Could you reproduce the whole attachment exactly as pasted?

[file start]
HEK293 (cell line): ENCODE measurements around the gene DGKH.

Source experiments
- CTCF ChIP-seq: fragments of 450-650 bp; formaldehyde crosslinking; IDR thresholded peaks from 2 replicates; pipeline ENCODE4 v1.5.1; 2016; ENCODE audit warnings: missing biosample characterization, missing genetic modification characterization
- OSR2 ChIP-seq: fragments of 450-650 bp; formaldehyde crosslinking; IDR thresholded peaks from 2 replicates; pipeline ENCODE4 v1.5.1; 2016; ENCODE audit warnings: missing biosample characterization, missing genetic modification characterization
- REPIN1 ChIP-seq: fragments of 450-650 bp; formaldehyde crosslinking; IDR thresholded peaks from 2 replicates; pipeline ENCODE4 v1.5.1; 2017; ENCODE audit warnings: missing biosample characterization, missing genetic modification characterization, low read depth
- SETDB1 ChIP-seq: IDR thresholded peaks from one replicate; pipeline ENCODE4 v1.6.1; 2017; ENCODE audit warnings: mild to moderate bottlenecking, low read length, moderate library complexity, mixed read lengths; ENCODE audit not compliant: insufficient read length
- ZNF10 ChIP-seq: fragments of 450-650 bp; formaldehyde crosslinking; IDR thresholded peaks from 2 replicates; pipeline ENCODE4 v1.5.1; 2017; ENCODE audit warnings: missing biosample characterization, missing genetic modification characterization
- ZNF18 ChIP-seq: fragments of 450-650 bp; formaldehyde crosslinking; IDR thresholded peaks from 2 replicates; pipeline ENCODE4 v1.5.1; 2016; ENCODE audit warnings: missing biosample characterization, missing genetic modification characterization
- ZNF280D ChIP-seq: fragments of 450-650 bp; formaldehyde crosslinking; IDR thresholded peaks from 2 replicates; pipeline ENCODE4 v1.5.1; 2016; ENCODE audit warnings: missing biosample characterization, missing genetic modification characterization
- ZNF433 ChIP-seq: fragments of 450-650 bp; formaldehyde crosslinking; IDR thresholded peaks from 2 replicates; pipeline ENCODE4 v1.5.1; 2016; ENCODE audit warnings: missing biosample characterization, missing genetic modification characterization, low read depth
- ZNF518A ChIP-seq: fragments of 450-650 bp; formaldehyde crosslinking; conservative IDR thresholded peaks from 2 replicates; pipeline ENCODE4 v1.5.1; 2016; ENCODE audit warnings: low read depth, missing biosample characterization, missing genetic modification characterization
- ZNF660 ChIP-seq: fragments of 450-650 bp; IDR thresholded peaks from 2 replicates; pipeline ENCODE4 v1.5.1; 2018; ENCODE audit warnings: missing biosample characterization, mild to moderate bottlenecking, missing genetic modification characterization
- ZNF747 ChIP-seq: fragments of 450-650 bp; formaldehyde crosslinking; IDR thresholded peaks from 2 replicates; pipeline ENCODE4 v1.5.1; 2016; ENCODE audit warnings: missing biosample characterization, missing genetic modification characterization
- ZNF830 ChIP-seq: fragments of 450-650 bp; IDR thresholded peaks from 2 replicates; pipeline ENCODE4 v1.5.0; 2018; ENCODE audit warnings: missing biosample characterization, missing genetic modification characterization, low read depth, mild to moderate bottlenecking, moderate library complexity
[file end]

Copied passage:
HEK293 (cell line): ENCODE measurements around the gene DGKH.

Source experiments
- CTCF ChIP-seq: fragments of 450-650 bp; formaldehyde crosslinking; IDR thresholded peaks from 2 replicates; pipeline ENCODE4 v1.5.1; 2016; ENCODE audit warnings: missing biosample characterization, missing genetic modification characterization
- OSR2 ChIP-seq: fragments of 450-650 bp; formaldehyde crosslinking; IDR thresholded peaks from 2 replicates; pipeline ENCODE4 v1.5.1; 2016; ENCODE audit warnings: missing biosample characterization, missing genetic modification characterization
- REPIN1 ChIP-seq: fragments of 450-650 bp; formaldehyde crosslinking; IDR thresholded peaks from 2 replicates; pipeline ENCODE4 v1.5.1; 2017; ENCODE audit warnings: missing biosample characterization, missing genetic modification characterization, low read depth
- SETDB1 ChIP-seq: IDR thresholded peaks from one replicate; pipeline ENCODE4 v1.6.1; 2017; ENCODE audit warnings: mild to moderate bottlenecking, low read length, moderate library complexity, mixed read lengths; ENCODE audit not compliant: insufficient read length
- ZNF10 ChIP-seq: fragments of 450-650 bp; formaldehyde crosslinking; IDR thresholded peaks from 2 replicates; pipeline ENCODE4 v1.5.1; 2017; ENCODE audit warnings: missing biosample characterization, missing genetic modification characterization
- ZNF18 ChIP-seq: fragments of 450-650 bp; formaldehyde crosslinking; IDR thresholded peaks from 2 replicates; pipeline ENCODE4 v1.5.1; 2016; ENCODE audit warnings: missing biosample characterization, missing genetic modification characterization
- ZNF280D ChIP-seq: fragments of 450-650 bp; formaldehyde crosslinking; IDR thresholded peaks from 2 replicates; pipeline ENCODE4 v1.5.1; 2016; ENCODE audit warnings: missing biosample characterization, missing genetic modification characterization
- ZNF433 ChIP-seq: fragments of 450-650 bp; formaldehyde crosslinking; IDR thresholded peaks from 2 replicates; pipeline ENCODE4 v1.5.1; 2016; ENCODE audit warnings: missing biosample characterization, missing genetic modification characterization, low read depth
- ZNF518A ChIP-seq: fragments of 450-650 bp; formaldehyde crosslinking; conservative IDR thresholded peaks from 2 replicates; pipeline ENCODE4 v1.5.1; 2016; ENCODE audit warnings: low read depth, missing biosample characterization, missing genetic modification characterization
- ZNF660 ChIP-seq: fragments of 450-650 bp; IDR thresholded peaks from 2 replicates; pipeline ENCODE4 v1.5.1; 2018; ENCODE audit warnings: missing biosample characterization, mild to moderate bottlenecking, missing genetic modification characterization
- ZNF747 ChIP-seq: fragments of 450-650 bp; formaldehyde crosslinking; IDR thresholded peaks from 2 replicates; pipeline ENCODE4 v1.5.1; 2016; ENCODE audit warnings: missing biosample characterization, missing genetic modification characterization
- ZNF830 ChIP-seq: fragments of 450-650 bp; IDR thresholded peaks from 2 replicates; pipeline ENCODE4 v1.5.0; 2018; ENCODE audit warnings: missing biosample characterization, missing genetic modification characterization, low read depth, mild to moderate bottlenecking, moderate library complexity